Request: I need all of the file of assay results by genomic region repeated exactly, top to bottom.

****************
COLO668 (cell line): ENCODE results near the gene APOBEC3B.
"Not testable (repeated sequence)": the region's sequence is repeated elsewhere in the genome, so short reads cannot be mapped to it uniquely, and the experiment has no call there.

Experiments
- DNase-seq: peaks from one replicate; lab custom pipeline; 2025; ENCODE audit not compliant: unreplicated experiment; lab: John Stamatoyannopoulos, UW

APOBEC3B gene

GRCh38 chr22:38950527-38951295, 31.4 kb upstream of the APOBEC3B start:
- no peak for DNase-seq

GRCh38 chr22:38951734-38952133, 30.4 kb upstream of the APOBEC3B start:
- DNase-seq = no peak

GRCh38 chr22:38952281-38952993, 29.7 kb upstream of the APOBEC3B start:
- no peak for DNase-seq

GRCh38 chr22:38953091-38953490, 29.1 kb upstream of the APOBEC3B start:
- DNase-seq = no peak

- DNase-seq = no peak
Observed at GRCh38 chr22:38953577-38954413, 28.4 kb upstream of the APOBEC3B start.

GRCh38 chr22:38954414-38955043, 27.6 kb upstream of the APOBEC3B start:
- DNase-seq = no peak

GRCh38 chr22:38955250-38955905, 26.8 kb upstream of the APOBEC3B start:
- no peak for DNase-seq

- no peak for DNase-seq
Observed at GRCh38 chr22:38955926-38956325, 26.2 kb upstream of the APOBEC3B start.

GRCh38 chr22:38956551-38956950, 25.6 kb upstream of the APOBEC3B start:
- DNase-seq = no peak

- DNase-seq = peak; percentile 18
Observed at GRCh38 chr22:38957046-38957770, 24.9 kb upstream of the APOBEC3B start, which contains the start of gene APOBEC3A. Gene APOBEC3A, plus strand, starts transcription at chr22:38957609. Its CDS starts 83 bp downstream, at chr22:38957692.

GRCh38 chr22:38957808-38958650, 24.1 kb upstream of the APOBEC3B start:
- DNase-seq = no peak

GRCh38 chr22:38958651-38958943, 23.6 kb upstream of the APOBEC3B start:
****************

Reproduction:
COLO668 (cell line): ENCODE results near the gene APOBEC3B.
"Not testable (repeated sequence)": the region's sequence is repeated elsewhere in the genome, so short reads cannot be mapped to it uniquely, and the experiment has no call there.

Experiments
- DNase-seq: peaks from one replicate; lab custom pipeline; 2025; ENCODE audit not compliant: unreplicated experiment; lab: John Stamatoyannopoulos, UW

APOBEC3B gene

GRCh38 chr22:38950527-38951295, 31.4 kb upstream of the APOBEC3B start:
- no peak for DNase-seq

GRCh38 chr22:38951734-38952133, 30.4 kb upstream of the APOBEC3B start:
- DNase-seq = no peak

GRCh38 chr22:38952281-38952993, 29.7 kb upstream of the APOBEC3B start:
- no peak for DNase-seq

GRCh38 chr22:38953091-38953490, 29.1 kb upstream of the APOBEC3B start:
- DNase-seq = no peak

- DNase-seq = no peak
Observed at GRCh38 chr22:38953577-38954413, 28.4 kb upstream of the APOBEC3B start.

GRCh38 chr22:38954414-38955043, 27.6 kb upstream of the APOBEC3B start:
- DNase-seq = no peak

GRCh38 chr22:38955250-38955905, 26.8 kb upstream of the APOBEC3B start:
- no peak for DNase-seq

- no peak for DNase-seq
Observed at GRCh38 chr22:38955926-38956325, 26.2 kb upstream of the APOBEC3B start.

GRCh38 chr22:38956551-38956950, 25.6 kb upstream of the APOBEC3B start:
- DNase-seq = no peak

- DNase-seq = peak; percentile 18
Observed at GRCh38 chr22:38957046-38957770, 24.9 kb upstream of the APOBEC3B start, which contains the start of gene APOBEC3A. Gene APOBEC3A, plus strand, starts transcription at chr22:38957609. Its CDS starts 83 bp downstream, at chr22:38957692.

GRCh38 chr22:38957808-38958650, 24.1 kb upstream of the APOBEC3B start:
- DNase-seq = no peak

GRCh38 chr22:38958651-38958943, 23.6 kb upstream of the APOBEC3B start: